The jay is a member of the crow family and is locally common in parts of Courier country. They love to feast upon acorns in the autumn and will bury them for retrieval later.
A twinkling from the tree tops, and a pair of emerald-tinged siskins bound across the branches, their soft music gently cascading through the air.
Then another call, a harsh shrieking this time and not pleasant at all upon the ears – a jay, and soon I spot the bird high in a tree, its pink-blushed plumage catching the spring light, despite the persistent drizzle.
Two pretty good sightings, and yes, I was rather pleased with myself, especially since I wasn’t in some highland Perthshire forest or remote Angus woodland, but instead in Camperdown Country Park in Dundee, where through a gap in the trees I could see the bustle of the nearby Gourdie industrial estate.
As I watched the jay, I reflected upon the importance of our urban green spaces, as they are often rich places for wildlife, sometimes even more so than country areas. Think Dundee, then think of parks, cemeteries and gardens, the tumbling flow of the Dighty Water, the top of The Law and the shore of the Firth of Tay, all great places for nature to thrive.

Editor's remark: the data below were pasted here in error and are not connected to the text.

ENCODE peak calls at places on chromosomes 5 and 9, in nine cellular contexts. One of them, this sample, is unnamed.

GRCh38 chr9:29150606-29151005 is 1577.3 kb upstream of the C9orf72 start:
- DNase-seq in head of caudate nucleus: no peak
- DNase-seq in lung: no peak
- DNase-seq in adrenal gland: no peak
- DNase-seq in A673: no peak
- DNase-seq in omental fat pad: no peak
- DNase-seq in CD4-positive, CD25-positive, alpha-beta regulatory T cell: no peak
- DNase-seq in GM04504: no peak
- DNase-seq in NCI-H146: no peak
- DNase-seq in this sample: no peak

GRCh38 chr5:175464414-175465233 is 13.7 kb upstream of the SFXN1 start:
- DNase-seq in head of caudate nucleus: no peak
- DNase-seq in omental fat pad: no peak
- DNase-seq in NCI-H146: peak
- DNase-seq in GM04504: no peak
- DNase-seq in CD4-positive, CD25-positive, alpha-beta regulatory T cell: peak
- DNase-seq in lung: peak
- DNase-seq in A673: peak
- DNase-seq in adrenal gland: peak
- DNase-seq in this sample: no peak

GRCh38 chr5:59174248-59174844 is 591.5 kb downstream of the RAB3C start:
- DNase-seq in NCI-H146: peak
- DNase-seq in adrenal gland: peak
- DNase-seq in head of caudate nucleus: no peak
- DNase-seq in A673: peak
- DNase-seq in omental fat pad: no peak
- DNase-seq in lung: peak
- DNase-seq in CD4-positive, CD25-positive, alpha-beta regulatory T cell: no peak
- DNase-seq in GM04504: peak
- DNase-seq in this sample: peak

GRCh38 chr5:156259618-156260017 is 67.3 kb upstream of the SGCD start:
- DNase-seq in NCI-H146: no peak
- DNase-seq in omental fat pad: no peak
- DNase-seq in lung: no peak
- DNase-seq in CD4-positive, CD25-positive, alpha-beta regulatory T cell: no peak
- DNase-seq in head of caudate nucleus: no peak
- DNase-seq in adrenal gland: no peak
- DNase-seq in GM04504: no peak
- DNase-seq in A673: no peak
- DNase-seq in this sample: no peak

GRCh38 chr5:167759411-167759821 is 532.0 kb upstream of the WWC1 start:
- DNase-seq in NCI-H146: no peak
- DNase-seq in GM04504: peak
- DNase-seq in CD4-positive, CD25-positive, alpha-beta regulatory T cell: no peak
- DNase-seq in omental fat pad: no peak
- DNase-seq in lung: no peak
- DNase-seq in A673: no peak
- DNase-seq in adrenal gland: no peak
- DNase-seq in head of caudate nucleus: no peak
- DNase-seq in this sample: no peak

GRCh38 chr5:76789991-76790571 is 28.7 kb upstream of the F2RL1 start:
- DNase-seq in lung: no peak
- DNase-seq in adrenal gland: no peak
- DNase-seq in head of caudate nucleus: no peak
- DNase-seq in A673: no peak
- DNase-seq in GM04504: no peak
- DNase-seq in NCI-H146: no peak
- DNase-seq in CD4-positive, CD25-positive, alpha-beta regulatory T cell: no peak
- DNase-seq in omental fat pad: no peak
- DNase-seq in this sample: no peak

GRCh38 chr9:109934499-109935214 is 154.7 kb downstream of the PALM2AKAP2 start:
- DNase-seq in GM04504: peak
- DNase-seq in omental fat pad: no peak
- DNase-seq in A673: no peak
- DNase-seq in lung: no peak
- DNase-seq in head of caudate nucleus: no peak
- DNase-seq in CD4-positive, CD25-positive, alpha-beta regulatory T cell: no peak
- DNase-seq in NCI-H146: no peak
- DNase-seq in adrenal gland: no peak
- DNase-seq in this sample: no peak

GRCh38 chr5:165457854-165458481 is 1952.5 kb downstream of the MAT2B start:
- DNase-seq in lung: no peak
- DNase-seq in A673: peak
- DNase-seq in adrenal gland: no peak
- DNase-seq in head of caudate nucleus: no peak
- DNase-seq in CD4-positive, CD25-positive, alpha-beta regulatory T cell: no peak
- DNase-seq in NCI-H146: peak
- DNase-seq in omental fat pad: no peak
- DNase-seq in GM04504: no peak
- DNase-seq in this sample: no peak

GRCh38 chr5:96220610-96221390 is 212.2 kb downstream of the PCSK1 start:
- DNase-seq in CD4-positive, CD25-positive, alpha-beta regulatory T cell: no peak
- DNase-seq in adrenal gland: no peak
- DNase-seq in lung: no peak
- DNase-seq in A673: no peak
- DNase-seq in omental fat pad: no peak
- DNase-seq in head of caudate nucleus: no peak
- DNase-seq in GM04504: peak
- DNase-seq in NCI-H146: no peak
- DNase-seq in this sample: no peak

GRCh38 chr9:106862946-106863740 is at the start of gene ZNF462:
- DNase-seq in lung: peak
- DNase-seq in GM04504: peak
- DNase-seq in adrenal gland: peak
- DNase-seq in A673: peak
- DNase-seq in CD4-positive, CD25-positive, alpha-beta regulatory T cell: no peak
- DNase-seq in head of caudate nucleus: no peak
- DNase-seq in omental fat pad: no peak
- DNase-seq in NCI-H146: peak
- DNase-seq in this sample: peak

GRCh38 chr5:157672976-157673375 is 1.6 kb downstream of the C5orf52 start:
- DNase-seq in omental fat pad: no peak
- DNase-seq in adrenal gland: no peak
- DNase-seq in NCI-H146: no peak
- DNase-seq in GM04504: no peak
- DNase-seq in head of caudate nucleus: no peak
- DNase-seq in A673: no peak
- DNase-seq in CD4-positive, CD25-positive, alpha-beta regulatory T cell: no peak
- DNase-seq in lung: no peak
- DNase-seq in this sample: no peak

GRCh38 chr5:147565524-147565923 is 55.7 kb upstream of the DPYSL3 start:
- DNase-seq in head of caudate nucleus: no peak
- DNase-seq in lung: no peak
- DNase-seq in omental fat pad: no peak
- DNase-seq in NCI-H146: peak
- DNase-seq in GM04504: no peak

Indeed, my love for nature sprung up as a child in suburban Edinburgh where I became addicted to watching foxes and spent much of my time seeking out the wildlife by a disused railway embankment near my home. There was an abundance of wildlife here; blackbirds, song thrushes, greenfinches, hedgehogs and so much more. For a youngster enthralled by nature, it was a truly special place.
Cities offer sanctuary for wild creatures because the patchwork of gardens create productive places to forage, while ornamental bushes and trees providing perfect nesting sites. Spaces under house eaves or roof tiles are snug refuges to spend a cold winter’s night, and garden ponds are a rich environment for invertebrates and frogs.
Jays are mighty shy birds, even this one I was observing at Camperdown, and not long after I had brought it into focus through my binoculars, it was up and away in an undulating and floppy flight. I move on, tightening my jacket collar to keep out the rain.
A buzzard swoops along the edge of the park’s golf course and settles in a beech. Another remarkable sight if you think about it, a large bird of prey within the city boundary of Dundee. But that’s nature, always able the thrive if given the opportunity to do so.
The buzzard took to the air again in a flurry of brown wings and was gone. A great tit called from a hawthorn, a persistent repetitive song, but its singing was quickly drowned by a lorry rumbling along a nearby road close to the boundary wall of the park.
But the lorry went on its way and the air was quiet once more, save for the calling great tit and the patter of raindrops through the trees; sounds of nature complementing each other in perfect harmony.